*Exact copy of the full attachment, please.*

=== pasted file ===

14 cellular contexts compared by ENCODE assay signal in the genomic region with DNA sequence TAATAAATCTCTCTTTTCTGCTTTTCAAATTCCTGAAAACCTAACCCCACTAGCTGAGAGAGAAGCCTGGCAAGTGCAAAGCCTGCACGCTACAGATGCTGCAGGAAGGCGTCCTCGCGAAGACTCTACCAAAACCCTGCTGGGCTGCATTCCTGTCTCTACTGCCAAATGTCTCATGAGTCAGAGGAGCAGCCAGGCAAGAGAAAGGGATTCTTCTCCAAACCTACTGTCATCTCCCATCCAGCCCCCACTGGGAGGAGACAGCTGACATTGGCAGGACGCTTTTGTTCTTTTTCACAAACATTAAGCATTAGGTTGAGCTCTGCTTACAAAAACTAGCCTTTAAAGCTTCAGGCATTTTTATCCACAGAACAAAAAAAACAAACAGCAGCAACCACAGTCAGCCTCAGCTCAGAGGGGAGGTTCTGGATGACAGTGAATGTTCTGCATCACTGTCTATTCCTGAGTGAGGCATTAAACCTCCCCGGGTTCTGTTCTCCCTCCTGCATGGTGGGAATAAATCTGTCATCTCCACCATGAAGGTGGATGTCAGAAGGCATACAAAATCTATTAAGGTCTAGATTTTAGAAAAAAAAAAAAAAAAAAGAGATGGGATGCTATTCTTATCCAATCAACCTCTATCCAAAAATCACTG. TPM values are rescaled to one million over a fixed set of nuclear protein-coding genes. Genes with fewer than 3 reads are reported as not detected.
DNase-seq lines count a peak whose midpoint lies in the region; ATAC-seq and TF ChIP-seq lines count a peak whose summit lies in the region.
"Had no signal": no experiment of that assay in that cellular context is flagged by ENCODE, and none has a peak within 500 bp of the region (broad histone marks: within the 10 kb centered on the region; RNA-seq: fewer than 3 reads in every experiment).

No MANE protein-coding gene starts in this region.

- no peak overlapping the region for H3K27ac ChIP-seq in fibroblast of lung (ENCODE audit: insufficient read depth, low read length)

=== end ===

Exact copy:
14 cellular contexts compared by ENCODE assay signal in the genomic region with DNA sequence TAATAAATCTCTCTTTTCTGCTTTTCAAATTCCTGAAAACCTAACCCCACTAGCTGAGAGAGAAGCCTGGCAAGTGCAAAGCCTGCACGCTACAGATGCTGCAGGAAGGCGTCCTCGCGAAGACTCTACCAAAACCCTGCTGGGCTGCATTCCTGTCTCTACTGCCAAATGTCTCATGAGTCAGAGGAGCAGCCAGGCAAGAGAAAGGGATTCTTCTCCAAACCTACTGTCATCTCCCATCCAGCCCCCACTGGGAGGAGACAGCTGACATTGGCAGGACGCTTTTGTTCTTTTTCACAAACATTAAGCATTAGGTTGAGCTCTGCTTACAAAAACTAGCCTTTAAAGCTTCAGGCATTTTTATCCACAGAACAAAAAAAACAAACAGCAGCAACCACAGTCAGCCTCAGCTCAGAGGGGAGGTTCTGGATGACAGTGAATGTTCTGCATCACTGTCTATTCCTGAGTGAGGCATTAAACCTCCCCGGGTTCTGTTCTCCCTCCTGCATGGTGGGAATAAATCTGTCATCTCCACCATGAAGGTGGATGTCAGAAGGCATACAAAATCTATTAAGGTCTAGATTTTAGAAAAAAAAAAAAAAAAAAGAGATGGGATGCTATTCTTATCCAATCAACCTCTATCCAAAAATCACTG. TPM values are rescaled to one million over a fixed set of nuclear protein-coding genes. Genes with fewer than 3 reads are reported as not detected.
DNase-seq lines count a peak whose midpoint lies in the region; ATAC-seq and TF ChIP-seq lines count a peak whose summit lies in the region.
"Had no signal": no experiment of that assay in that cellular context is flagged by ENCODE, and none has a peak within 500 bp of the region (broad histone marks: within the 10 kb centered on the region; RNA-seq: fewer than 3 reads in every experiment).

No MANE protein-coding gene starts in this region.

- no peak overlapping the region for H3K27ac ChIP-seq in fibroblast of lung (ENCODE audit: insufficient read depth, low read length)